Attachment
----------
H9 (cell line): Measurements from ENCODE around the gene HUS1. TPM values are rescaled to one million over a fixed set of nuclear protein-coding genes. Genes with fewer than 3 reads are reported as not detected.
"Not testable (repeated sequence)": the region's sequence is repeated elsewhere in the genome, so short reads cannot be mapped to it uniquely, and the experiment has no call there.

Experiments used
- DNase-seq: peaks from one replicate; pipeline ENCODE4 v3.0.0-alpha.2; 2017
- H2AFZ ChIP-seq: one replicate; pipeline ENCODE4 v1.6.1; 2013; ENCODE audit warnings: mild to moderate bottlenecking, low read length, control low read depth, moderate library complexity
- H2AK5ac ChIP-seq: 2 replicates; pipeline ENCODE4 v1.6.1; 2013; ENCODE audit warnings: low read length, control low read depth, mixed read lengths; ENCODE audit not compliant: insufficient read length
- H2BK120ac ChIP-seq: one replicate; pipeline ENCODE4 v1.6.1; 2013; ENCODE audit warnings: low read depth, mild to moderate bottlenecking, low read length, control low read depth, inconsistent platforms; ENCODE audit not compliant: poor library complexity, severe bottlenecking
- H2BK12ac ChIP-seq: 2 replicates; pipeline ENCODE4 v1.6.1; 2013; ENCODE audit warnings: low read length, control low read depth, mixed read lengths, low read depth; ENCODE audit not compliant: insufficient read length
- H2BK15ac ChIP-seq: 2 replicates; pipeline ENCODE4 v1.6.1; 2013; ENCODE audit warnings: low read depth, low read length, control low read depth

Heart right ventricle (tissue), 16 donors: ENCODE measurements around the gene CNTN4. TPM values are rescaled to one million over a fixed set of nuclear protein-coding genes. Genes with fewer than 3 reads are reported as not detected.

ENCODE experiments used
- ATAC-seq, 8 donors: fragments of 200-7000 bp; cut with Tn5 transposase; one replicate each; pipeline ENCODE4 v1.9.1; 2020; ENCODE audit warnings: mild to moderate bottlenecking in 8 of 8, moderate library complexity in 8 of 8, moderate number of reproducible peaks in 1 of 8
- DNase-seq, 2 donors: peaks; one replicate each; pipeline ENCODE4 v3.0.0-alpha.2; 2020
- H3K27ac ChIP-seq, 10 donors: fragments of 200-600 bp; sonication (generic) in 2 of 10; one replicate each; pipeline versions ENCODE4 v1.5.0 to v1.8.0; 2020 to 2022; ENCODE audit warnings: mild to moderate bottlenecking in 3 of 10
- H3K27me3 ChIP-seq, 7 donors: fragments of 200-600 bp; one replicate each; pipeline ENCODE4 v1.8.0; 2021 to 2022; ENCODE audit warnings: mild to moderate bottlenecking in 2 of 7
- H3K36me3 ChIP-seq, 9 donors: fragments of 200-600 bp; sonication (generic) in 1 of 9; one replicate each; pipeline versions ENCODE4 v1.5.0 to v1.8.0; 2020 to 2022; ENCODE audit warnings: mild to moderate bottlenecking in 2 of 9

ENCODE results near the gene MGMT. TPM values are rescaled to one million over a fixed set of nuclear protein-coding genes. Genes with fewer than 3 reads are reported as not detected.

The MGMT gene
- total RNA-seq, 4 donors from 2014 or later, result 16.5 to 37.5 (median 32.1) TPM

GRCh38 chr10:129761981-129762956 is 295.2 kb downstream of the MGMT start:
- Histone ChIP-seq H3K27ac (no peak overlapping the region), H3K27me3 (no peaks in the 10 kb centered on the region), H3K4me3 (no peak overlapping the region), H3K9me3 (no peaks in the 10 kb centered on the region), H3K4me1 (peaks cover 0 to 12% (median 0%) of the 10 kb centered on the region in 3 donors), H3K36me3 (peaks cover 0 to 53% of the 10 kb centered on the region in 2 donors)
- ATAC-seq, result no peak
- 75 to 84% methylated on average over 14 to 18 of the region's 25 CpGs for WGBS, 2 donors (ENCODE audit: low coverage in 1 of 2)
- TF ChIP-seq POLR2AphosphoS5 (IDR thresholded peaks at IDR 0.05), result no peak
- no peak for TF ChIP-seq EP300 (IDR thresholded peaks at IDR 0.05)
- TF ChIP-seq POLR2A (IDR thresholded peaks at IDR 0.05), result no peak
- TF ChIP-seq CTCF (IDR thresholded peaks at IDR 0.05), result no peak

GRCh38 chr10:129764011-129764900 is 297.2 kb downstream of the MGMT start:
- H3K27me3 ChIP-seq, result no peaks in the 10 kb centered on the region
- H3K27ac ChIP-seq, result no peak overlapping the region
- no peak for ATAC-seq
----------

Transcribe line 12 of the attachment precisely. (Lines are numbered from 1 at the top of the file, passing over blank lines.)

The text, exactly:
- ATAC-seq, 8 donors: fragments of 200-7000 bp; cut with Tn5 transposase; one replicate each; pipeline ENCODE4 v1.9.1; 2020; ENCODE audit warnings: mild to moderate bottlenecking in 8 of 8, moderate library complexity in 8 of 8, moderate number of reproducible peaks in 1 of 8